As a project manager who made the switch from the nonprofit sector to Constructive, I sympathize with our clients who find the design world rather intimidating. That’s why I’m here, to break down the typical process for a website redesign and make it as approachable as possible!

There are two main phases of the website design process that non-designers should be aware of: information architecture and visual design.

Information Architecture

Once we’ve done our research and clearly defined a digital strategy for a client’s new website, we move into what is called the “information architecture” phase of a project. In layman’s terms, this simply means that we are working to organize a site’s content in a way that is user-friendly and aligns with the organization’s goals for engaging its audiences. During this phase, a designer or UX designer (user experience designer) will be working on two main deliverables: a sitemap and wireframes.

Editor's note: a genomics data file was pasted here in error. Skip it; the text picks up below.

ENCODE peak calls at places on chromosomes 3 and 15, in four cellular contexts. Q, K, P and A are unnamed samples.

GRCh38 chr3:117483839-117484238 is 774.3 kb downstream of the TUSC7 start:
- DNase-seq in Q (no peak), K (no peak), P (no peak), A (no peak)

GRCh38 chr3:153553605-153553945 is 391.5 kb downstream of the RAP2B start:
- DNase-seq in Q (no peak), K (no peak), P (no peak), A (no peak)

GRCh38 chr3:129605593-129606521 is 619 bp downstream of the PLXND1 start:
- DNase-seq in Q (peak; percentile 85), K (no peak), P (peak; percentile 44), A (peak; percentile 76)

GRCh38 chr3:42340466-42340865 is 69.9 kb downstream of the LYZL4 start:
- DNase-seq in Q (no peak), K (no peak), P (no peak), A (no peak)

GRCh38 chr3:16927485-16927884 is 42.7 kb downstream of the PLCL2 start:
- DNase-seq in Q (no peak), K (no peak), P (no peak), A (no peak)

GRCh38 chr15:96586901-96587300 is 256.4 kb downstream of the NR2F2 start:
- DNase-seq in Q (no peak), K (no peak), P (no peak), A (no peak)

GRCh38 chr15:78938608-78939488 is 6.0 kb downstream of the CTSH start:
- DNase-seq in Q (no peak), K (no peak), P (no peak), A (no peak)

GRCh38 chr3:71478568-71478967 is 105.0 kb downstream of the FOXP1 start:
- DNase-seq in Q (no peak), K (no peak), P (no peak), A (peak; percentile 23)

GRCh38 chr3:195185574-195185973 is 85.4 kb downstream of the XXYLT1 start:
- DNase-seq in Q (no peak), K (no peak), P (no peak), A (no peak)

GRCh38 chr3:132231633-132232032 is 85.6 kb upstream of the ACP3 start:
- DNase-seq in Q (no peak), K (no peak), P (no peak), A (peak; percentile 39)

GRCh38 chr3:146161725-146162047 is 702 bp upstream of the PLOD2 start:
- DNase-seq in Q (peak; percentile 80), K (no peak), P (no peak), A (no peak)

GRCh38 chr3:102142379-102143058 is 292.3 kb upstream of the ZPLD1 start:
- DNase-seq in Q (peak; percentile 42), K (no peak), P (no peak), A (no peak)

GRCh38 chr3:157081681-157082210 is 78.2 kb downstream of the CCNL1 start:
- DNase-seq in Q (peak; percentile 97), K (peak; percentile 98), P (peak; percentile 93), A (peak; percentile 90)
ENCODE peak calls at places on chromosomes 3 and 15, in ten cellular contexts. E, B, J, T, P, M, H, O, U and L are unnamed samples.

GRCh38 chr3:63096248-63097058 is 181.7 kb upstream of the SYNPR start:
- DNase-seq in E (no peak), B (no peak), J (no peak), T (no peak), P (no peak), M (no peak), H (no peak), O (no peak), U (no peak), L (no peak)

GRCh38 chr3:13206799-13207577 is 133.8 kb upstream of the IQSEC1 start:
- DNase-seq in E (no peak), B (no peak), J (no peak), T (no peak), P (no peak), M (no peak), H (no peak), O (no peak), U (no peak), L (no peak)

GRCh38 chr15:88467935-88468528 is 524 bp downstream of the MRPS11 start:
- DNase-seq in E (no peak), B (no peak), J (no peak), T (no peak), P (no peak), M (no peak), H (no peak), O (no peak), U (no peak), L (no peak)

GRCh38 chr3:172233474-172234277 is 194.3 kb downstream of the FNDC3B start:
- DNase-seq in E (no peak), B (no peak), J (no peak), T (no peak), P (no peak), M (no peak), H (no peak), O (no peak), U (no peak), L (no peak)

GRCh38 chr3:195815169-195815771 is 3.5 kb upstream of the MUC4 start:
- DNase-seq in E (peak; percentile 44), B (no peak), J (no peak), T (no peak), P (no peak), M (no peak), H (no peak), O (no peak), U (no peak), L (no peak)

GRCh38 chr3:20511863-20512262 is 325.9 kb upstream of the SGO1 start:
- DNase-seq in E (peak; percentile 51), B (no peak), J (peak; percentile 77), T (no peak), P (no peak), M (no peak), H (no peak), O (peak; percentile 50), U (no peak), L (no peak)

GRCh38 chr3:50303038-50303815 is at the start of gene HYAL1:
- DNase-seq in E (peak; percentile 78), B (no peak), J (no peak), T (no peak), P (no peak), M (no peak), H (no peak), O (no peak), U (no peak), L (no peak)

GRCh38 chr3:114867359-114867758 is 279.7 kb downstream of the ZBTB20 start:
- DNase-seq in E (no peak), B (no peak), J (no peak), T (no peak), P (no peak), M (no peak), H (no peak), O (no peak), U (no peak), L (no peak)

• sitemap is a diagram that lays out a website’s structure and defines the relationships between content and various pages on the site. From a sitemap, you should be able to discern how a user would navigate through your site. For example, if you want to find where a news article “lives”, you’d follow the flow-chart like diagram from Home, to News & Events, and then arrive at your desired destination, a single news article. It provides you with a birds-eye view of your entire website and lays the foundation for what is to come next in the information architecture process. Here’s what they typically look like:

design process sitemap example

  • Building on the sitemap, wireframes dig a little deeper and flesh out how content and other elements will be organized on a page by page basis. At Constructive, we start with rough wireframes and incorporate more detail as we receive feedback from clients. You can think of wireframes as being like blueprints for a house一they show you how everything will be laid out, but leave out design details. For example, you’ll see black, white and grey boxes that suggest what content will display where, but you won’t see designed elements just yet (that will come in the next phase)! Before finalizing the wireframes, we’ll also make notes about functionality to remove any ambiguity about how certain features or elements will behave once translated from static comps to the dynamic site.